“Aren’t we all tired of this kind of politics?” he asked.

Bell said she appreciates Hogan’s apology but she just wants the problems fixed.

“I feel like if you are an organization, these are things you should have not so much foreseen but you should have an action plan to deal with it,” she said. “This is about survival.”

Vic Simon, a substitute teacher in Montgomery County, had never filed for unemployment before this year, when the state-ordered shutdown of schools left him without his second income.

After three weeks of initially trying to apply on both the old and the new systems, he has not yet been able to get through.

Each time he has tried, his Social Security number has been rejected.

“I’ve been filing taxes for the last 40 years,” Simon said. “Why would it reject a Social Security number? I’m low-tech, but I feel like their algorithm is wrong.”

Sagitec declined to answer questions about why the system isn’t working. In a statement last week, the company apologized for its poor performance.

“While we anticipated and load-tested for an extreme volume of Marylanders to file claims through the system, we have experienced unexpected performance issues,” company officials posted on their website.

“We know that this is an already extremely trying time full of confusion and worry. We apologize for the frustration that performance issues have caused Marylanders and their families.”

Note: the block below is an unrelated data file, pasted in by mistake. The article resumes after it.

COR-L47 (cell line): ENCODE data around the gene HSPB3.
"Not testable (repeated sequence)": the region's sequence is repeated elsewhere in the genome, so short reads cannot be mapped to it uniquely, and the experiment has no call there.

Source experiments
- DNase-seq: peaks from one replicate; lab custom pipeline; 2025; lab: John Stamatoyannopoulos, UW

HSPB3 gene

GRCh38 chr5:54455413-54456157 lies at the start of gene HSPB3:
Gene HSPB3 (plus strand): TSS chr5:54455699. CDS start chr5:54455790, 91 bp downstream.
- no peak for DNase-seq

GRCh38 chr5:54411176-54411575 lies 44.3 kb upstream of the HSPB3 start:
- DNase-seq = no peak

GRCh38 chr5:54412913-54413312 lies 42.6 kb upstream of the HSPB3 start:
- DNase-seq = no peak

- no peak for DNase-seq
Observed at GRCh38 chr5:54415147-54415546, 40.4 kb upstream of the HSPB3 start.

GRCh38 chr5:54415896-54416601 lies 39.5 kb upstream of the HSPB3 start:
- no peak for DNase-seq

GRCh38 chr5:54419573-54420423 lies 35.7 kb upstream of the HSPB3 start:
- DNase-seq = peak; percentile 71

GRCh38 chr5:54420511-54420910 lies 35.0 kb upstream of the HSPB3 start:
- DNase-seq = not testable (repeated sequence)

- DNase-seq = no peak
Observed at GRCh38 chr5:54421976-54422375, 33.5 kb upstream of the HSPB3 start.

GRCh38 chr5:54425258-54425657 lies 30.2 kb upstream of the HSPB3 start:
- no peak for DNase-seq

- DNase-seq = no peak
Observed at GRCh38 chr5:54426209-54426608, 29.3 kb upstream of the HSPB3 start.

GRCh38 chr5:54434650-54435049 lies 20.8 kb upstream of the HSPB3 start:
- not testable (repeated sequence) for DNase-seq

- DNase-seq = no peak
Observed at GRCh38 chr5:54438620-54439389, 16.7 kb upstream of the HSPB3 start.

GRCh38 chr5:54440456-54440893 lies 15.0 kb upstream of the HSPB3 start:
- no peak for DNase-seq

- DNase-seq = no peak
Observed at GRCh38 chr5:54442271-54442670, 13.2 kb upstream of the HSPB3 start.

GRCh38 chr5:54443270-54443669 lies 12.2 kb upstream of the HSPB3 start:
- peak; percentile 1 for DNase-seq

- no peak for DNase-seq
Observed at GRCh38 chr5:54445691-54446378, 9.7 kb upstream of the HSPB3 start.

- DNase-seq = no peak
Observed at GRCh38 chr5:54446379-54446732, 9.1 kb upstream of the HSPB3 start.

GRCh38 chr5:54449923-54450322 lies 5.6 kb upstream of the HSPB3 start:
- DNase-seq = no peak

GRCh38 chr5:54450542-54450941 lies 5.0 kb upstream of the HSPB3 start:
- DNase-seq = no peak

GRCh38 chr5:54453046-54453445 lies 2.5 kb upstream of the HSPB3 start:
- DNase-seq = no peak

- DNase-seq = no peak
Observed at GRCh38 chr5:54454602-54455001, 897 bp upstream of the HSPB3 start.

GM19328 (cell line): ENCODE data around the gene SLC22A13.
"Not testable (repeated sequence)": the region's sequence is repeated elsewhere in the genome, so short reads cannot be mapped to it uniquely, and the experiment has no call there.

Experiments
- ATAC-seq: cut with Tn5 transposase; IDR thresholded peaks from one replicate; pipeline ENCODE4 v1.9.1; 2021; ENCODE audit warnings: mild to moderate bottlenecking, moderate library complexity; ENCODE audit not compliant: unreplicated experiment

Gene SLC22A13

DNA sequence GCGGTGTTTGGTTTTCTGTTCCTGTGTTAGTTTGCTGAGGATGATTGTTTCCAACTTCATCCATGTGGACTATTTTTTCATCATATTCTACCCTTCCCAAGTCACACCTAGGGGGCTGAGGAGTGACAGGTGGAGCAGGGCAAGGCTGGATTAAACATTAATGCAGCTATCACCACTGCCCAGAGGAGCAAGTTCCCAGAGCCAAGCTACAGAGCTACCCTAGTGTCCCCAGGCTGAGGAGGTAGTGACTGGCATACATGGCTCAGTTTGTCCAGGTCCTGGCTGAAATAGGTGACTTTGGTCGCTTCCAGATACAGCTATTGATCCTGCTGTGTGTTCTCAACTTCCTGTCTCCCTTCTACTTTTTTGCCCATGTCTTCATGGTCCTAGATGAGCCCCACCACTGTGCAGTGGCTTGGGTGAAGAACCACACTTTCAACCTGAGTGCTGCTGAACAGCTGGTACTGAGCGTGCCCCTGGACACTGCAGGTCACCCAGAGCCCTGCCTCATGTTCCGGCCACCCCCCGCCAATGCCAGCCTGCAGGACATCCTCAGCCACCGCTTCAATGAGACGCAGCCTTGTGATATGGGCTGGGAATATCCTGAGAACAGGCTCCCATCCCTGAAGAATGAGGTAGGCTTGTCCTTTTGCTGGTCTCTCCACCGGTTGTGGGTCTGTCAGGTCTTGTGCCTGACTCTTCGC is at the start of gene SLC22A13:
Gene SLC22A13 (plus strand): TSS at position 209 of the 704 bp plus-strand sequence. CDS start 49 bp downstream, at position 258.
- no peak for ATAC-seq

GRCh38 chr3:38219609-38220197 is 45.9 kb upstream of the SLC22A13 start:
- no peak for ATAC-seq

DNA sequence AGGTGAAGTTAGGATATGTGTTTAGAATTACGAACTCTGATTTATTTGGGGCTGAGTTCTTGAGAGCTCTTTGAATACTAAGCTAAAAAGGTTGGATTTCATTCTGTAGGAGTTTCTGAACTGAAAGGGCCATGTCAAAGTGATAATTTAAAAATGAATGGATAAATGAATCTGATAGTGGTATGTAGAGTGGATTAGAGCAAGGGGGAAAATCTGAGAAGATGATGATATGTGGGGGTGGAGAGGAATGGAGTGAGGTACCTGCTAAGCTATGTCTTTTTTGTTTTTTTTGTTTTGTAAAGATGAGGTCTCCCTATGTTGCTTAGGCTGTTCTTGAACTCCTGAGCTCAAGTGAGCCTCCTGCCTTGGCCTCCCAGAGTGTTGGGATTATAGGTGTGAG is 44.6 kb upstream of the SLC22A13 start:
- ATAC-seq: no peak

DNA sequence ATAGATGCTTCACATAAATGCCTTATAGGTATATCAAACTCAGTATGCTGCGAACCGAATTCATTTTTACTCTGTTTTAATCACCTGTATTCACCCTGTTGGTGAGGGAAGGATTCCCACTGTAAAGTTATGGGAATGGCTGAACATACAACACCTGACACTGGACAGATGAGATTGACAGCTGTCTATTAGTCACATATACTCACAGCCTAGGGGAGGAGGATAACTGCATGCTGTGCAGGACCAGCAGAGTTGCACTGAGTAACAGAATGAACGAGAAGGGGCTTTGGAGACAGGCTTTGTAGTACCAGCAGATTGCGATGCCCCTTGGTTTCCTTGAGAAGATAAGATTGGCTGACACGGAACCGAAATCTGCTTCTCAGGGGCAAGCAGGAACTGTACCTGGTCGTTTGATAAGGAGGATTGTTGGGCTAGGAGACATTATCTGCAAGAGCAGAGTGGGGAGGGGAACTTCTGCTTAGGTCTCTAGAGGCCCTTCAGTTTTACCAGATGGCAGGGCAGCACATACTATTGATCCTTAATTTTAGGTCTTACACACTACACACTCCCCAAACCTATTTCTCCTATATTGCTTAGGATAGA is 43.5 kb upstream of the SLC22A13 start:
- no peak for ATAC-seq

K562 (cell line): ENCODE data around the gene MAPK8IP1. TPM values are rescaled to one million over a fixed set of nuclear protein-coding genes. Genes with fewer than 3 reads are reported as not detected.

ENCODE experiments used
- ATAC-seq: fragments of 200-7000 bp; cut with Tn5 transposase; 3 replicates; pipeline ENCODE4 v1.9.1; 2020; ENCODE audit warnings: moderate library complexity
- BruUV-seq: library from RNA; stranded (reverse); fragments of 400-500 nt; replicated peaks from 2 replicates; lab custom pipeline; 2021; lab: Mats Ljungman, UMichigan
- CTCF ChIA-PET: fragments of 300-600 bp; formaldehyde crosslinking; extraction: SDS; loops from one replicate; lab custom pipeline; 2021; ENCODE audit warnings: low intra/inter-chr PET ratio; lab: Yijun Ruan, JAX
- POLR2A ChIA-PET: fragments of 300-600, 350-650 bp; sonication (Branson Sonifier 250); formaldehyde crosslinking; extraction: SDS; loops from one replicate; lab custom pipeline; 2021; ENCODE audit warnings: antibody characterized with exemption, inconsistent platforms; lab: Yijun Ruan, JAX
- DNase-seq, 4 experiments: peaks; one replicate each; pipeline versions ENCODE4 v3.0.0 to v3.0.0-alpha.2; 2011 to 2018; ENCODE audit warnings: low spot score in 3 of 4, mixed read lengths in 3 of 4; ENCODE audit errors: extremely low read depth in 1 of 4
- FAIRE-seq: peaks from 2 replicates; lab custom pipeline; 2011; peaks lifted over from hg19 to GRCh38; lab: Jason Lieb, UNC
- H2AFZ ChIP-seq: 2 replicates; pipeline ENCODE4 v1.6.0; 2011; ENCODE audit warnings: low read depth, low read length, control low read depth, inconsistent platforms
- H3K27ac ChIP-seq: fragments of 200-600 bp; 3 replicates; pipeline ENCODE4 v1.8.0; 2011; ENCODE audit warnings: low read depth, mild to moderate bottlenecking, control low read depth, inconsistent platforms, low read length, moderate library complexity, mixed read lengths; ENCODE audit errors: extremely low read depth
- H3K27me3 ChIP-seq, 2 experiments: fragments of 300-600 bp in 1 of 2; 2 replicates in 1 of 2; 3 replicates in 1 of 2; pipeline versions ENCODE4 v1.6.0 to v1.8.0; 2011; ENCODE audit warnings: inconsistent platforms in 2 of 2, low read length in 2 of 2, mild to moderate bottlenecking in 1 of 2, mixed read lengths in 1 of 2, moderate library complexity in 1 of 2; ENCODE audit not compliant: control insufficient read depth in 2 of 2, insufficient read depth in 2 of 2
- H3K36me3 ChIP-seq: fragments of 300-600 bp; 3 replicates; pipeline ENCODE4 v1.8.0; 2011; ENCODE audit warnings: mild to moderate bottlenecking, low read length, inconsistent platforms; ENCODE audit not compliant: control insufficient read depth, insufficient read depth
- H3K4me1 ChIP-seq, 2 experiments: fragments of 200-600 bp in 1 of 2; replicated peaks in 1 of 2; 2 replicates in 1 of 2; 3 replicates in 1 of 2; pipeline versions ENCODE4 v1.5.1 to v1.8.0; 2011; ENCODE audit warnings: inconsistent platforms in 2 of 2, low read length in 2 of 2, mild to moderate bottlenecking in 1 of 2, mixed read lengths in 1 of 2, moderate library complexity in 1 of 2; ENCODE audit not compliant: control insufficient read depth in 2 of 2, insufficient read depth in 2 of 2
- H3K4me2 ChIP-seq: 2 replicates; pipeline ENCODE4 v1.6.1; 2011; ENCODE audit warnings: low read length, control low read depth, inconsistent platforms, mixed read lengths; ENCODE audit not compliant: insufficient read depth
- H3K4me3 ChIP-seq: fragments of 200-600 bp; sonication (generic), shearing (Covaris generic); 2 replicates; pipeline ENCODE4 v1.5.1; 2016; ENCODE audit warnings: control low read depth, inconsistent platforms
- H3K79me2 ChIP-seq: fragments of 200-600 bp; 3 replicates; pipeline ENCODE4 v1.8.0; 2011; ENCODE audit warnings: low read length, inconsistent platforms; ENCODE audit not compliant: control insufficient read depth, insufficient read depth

The company said it has hired a hundred people to “get it fixed.” On Friday, the state Labor Department tweeted that it has activated 286,000 accounts, and that 360,000 weekly claim certifications have been filed.

Within minutes, frustrated applicants replied to the tweet asking for help with the site and asking when they will receive payments.

Jason Suggs, who works for the state as an unemployment claims associate, said the system was overwhelmed by an “avalanche” of claims but that another issue affecting the launch was insufficient training.

“We were not trained until the night before,” Suggs said on a conference call organized by the American Federation of State, County and Municipal Employees union to discuss the need for additional federal aid to state and local governments.

Suggs, who is a union leader, said workers were learning the system alongside those filing claims.

In his letter, Brown asks Hogan’s administration to provide answers to a number of questions related to the state’s backlog, including the average number of days it takes to process a claim, the average wait time for initial calls and how many Marylanders have received benefits.

Sen. Katie Fry Hester (D-Howard) said she has received dozens of calls from constituents about the problem and suspects that there was more involved than just an overloaded system.

“People who have been calling me have been in this virtual queue for six, seven, eight hours, and you get kicked out, and then can’t get through to anyone,” she said. “I’ve had people call me in tears. One said: ‘I’m a mom, my kids are at home. I have no food in the fridge.’ It’s very, very sad.”

Hester said she was surprised by what she described as an initial lack of communication from the state about the problems but was pleased to hear Hogan’s recent remarks.

“At least that’s a start,” she said. “We’ll take it.”